The American Studies Institute will conclude its distinguished lecture series with Ruby Bridges, author and civil rights activist, Thursday, Feb. 2 at 7:30 p.m. in the Benson Auditorium. Bridges was the first black child to integrate into an elementary school in the South.
“ASI is honored to bring Ruby Bridges to our campus,” ASI president senior Emily Mylhousen said. “Our country is still hurting from racial tensions, as we often forget that the Civil Rights Movement is not as far back in our country’s history as we would like to think. Bridges’ message will surely remind us for our country’s history and will shed light on such injustice and inequality.”
Bridges was 6 years old when she was escorted by federal marshals into William Frantz Elementary School on Nov. 14, 1960. The event inspired the Disney Movie “Ruby Bridges,” Norman Rockwell’s painting, “The Problem We All Live With,” and the book, “The Story of Ruby Bridges” by Robert Cole. Bridges published her story in a children’s book, “Through My Eyes” in 1999.
In her book, Bridges depicts the scene of a shouting crowd while she entered the elementary school for the first time. She was ostracized by white families who refused to send their children to school while Bridges attended, and she often encountered a mob on the way to school.
Bridges continued learning in an empty classroom for months before two boys joined the school. She graduated from high school and in 1999 formed the Ruby Bridges Foundation.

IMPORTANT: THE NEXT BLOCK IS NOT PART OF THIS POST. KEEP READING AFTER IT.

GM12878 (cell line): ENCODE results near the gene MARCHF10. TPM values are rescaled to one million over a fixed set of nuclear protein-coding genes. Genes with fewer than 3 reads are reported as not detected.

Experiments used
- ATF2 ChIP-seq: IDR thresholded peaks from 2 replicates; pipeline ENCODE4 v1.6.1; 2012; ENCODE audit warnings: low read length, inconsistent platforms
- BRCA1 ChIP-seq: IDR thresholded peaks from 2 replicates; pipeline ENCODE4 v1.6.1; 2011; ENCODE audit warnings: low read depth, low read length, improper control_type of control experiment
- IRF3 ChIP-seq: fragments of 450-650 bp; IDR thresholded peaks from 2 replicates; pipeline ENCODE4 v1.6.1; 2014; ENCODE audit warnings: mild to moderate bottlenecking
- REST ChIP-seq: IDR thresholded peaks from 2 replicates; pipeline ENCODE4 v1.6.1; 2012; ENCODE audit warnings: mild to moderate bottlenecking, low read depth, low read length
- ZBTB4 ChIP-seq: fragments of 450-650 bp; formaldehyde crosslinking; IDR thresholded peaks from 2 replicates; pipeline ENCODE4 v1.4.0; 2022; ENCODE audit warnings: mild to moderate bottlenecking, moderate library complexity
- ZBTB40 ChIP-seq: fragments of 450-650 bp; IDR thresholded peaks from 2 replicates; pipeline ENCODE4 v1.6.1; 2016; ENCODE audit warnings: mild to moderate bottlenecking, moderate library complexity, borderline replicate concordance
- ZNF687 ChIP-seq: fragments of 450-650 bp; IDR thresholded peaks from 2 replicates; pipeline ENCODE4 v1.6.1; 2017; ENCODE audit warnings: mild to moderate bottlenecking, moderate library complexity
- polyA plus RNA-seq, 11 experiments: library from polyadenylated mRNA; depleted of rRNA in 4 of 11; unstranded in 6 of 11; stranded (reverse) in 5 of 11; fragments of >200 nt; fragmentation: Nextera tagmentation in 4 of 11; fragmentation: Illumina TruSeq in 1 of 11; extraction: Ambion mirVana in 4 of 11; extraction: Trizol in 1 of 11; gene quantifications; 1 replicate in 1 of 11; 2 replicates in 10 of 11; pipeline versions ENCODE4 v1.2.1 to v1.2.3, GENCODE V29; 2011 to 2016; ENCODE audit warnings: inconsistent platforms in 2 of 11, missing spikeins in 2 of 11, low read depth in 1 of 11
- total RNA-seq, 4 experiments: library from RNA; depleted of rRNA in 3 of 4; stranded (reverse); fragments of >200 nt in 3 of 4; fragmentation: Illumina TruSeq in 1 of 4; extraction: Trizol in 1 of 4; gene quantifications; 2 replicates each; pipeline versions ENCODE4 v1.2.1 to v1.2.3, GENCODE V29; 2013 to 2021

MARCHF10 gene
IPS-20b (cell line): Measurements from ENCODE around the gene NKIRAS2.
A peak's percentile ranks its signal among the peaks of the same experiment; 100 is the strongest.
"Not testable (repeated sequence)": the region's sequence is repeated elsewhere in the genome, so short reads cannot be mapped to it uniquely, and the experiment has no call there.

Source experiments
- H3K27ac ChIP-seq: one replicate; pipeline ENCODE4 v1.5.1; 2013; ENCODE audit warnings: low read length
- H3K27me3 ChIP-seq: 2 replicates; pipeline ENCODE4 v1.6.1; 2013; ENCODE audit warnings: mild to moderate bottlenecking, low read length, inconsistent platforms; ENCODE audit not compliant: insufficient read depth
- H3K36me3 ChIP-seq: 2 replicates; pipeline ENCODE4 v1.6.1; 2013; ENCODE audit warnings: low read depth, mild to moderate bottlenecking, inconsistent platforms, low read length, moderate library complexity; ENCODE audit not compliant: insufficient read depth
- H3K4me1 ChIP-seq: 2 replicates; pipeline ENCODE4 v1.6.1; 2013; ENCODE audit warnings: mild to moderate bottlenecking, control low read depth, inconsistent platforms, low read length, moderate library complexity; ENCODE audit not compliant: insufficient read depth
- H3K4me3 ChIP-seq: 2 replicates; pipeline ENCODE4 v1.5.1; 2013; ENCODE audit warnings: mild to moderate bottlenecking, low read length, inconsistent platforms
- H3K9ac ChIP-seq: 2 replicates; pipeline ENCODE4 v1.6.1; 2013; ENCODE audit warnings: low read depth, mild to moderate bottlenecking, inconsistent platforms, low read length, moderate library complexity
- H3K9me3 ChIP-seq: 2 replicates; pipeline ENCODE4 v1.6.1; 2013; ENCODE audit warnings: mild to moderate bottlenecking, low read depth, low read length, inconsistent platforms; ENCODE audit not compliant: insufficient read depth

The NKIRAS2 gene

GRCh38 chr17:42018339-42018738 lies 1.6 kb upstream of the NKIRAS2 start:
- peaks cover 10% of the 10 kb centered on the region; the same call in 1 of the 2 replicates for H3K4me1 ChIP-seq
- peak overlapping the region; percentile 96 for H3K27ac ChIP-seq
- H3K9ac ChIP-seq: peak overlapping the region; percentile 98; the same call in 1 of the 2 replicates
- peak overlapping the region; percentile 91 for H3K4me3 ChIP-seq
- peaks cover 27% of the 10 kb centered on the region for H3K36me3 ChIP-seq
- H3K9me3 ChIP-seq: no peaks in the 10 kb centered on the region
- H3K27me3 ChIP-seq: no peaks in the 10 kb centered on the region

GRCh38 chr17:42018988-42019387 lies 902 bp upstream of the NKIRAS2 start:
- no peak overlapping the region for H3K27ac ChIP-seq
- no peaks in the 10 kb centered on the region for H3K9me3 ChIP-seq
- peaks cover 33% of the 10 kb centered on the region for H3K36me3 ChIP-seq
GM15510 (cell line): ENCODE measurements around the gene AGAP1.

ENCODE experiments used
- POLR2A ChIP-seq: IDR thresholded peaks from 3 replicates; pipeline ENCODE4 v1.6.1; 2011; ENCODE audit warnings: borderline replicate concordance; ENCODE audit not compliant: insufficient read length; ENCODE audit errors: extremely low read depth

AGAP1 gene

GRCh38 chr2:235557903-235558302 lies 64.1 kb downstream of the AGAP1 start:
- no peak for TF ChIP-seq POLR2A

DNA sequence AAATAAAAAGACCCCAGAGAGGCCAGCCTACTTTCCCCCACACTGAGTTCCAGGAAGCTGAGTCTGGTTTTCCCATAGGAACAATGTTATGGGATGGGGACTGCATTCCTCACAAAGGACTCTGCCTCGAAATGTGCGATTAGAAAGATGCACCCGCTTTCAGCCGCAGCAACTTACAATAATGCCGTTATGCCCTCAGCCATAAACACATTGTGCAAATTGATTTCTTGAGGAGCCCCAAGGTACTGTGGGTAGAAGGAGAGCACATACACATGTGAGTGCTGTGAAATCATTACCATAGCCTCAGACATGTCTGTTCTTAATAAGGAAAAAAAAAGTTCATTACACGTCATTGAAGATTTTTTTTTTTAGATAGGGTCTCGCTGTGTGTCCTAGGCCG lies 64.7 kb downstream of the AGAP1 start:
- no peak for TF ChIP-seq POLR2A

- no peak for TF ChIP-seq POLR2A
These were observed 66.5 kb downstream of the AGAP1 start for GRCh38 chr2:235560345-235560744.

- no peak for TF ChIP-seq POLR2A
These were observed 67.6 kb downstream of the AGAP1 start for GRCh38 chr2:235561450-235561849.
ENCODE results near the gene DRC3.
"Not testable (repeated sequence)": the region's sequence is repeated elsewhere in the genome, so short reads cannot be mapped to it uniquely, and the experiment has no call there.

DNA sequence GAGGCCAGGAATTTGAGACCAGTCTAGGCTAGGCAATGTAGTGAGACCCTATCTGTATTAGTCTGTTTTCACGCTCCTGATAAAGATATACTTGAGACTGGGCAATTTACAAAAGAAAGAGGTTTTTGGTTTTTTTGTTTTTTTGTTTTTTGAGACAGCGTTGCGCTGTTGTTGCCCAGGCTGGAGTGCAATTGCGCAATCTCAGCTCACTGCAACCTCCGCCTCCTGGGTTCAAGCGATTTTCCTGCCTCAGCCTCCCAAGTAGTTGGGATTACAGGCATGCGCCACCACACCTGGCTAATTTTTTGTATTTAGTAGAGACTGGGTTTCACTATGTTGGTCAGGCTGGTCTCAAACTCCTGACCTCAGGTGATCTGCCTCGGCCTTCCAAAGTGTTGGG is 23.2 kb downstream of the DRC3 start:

Mylhousen said she watched the movie “Ruby Bridges” as a child and remembered her story.
“From the first time I found out that Ruby Bridges would be an ASI lecture speaker, I have been eagerly awaiting her visit to campus,” Mylhousen said. “I have always been amazed at her courage and bravery, and I am truly excited to listen to her story.”
Bridges is on the board of directors for the Norman Rockwell Museum, an honorary federal U.S. marshal, and she is the recipient of the Presidential Citizens Medal, presented to her by President Bill Clinton.
Senior Luke Dalton, vice president of activities for ASI, said his father attended Little Rock Central High School soon after the Little Rock Nine integrated into the school. Dalton said his father told him stories about racism at the high school. He said these stories helped him better understand Bridges’ story.
“The American Studies Institute offers a stage to individuals who have driven change in today’s world,” Dalton said. “Ruby Bridges’ story surely qualifies as one of change. Bridges’ story goes to show how much racial relations have improved in such a short time, and reminds us to follow closely the command ‘love thy neighbor.'”